NASA and AlliantTechsystems (ATK) have finalized a no-bid contract worth $1.8 billion to design and develop the main stage of the Ares 1 rocket that will boost the agency’s planned Orion Crew Exploration Vehicle into orbit for trips to the international space station and eventually the Moon.

The first stage of the Ares 1 rocket, currently under development at NASA’s

Marshall Space Flight Center in Huntsville, Ala., is a five-segment version of the solid-rocket boosters that ATK builds for the space shuttle.

Measuring 50 meters in height and 4 meters in diameter, the Ares 1 first stage will tip the scales at 630,000 kilograms, with nearly 90 percent of that weight coming from the rubber-like solid propellant that runs up the center of the booster. Taller and more powerful than the twin boosters that helped lift Space Shuttle Endeavour on its Aug. 8 mission to the international space station, Ares 1’s five-segment booster will produce 3.6 million pounds of thrust, accelerating the rocket to 7,200 kilometers per hour in just 2 minutes before the rocket’s J-2X-powered upper stage takes over to carry Orion the rest of the way to orbit.

The cost-plus contract runs through 2013 and calls for ATK Launch Systems of Brigham City, Utah, to build eight


five that will be used in ground tests starting in 2009 and three that will be used in flight tests beginning in 2012, according to Tom Williams,

NASA’s deputy program manager for the Ares 1 main stage.

In addition, Williams said, ATK will provide two partial boosters for vibration testing and will support an early flight test – dubbed Ares 1-X –

of a four-segment space shuttle solid-rocket booster topped with an inert fifth segment.

After Ares 1-X in April 2009, NASA plans to fly its first five-segment Ares 1 booster in September 2012 on a suborbital trajectory. Approximately six months later, Ares 1 will conduct its first orbital test flight, carrying an unpiloted Orion capsule into space. The first crewed test flight of Ares and Orion is slated for September 2013. Steve Cooke, director of Marshall’s Exploration Launch Projects office, said Orion would visit the space station during that planned two-week shakeout flight.

ATK was selected to build the Ares 1 first stage in December 2005 and had been working since then under a provisional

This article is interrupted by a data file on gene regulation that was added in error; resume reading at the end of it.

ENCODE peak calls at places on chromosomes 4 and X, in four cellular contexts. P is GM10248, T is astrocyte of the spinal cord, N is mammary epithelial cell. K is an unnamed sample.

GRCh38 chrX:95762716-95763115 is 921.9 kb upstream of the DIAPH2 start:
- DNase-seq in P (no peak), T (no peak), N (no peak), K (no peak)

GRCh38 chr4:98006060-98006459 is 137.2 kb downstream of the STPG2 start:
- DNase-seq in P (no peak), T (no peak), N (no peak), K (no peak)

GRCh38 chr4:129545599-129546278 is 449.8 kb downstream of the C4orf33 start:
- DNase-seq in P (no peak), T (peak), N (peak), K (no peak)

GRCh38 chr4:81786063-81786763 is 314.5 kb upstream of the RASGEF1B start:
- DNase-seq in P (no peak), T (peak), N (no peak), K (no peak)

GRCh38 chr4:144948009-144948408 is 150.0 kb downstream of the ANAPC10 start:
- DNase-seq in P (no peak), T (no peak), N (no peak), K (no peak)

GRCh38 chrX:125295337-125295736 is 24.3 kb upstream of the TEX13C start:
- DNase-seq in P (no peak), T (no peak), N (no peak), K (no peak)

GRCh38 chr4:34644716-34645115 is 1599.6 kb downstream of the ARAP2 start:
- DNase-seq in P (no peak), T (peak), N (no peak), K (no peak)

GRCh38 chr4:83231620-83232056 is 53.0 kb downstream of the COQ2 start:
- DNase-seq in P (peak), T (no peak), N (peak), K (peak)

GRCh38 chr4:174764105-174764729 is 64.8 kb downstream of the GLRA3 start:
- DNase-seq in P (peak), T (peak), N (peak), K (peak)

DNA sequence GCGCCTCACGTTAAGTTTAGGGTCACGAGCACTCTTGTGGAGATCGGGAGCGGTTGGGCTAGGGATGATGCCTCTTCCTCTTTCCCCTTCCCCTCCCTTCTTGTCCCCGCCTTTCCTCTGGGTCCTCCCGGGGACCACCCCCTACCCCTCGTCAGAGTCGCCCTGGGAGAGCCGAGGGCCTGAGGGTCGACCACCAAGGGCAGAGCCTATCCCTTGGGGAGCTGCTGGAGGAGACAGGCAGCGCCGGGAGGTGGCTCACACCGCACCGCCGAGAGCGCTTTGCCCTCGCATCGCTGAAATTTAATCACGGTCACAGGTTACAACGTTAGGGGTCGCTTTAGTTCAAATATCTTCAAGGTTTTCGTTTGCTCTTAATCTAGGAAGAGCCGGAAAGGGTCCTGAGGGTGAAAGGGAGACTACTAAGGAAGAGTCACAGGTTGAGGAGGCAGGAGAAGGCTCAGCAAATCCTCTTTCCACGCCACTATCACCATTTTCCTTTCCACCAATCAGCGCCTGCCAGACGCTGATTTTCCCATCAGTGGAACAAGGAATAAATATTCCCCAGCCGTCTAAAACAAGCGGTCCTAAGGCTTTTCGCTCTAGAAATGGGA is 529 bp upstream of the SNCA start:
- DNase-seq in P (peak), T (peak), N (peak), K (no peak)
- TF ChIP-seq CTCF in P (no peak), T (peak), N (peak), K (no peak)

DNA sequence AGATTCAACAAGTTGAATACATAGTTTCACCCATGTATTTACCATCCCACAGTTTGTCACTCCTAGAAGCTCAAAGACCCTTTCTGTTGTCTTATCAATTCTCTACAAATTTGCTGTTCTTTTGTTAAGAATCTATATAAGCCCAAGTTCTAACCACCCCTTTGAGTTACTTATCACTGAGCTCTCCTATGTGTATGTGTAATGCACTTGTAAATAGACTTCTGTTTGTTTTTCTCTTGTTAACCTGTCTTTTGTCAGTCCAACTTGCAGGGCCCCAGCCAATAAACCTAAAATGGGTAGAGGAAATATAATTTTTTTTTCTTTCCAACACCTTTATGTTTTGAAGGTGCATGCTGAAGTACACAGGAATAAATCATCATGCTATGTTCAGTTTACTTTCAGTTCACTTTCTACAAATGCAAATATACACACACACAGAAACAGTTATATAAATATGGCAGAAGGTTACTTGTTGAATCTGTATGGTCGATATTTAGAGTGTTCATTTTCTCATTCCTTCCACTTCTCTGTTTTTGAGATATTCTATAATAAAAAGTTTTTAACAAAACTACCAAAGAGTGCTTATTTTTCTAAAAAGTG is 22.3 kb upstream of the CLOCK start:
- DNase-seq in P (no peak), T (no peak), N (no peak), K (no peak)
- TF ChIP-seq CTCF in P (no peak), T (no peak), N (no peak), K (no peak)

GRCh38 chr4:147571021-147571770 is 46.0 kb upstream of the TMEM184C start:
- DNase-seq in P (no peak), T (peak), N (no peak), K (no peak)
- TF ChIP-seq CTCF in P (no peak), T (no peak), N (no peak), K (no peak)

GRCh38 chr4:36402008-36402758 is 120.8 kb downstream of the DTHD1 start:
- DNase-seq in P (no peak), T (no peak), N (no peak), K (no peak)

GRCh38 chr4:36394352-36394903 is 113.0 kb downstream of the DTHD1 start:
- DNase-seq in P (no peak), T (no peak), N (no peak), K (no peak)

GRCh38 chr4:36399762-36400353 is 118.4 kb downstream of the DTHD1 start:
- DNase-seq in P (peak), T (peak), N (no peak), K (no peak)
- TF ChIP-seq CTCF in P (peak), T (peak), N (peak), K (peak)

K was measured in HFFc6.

contract. NASA and ATK finalized negotiations on long-term contract July 13 and signed the deal Aug. 10 at the U.S. space agency’s headquarters here, NASA officials said.

Production of Ares 1 main-stage boosters needed for flights beyond the

test program will

be covered under a separate contract that NASA and ATK will

not begin to negotiate until 2009 or 2010, Cooke said. “That’s down the road a bit,” he said.

Once in service,

Ares 1 is expected to launch twice a year to deliver Orion and its six-person crews to the space station.

NASA also intends to use the five-segment boosters in pairs to help lift Ares 5, the massive rocket being planned

to launch the lunar landers and other hardware needed to send astronauts to the Moon starting around 2020.

Once those twice-a-year lunar sorties begin, NASA anticipates buying around six flight boosters a year: two for each Ares 5 mission and one for each Ares 1 that lifts off. While such lunar missions are still a ways off, Jeff Hanley, NASA’s Constellation program director, said the work NASA is doing on Ares 1 is laying important ground work for the future


“The investments we are making today are investments in the program to send astronauts back to the Moon. We are building parts of the Ares 5 vehicle now, in fact some of the most important parts,” Hanley said. “So its part of a long-term set of choices we are making to get us on the path to getting back to the Moon.”

In addition to the solid boosters, the Aries 5 also will incorporate the J-2X upper-stage engine, which is being developed by Pratt & Whitney Rocketdyne of Canoga Park, Calif.

Meanwhile, ATK will learn by Aug. 28 whether it will have a major role in developing the Ares 1 upper stage. ATK is teamed with Lockheed Martin Space Systems of Denver and Pratt & Whitney Rocketdyne for the contract; the competing team is led by Boeing NASA Systems of Houston.

That contract, which requires the winning team

to use the Michoud Assembly Facility in New Orleans to build the upper-stage hardware, is expected to be worth around $900 million.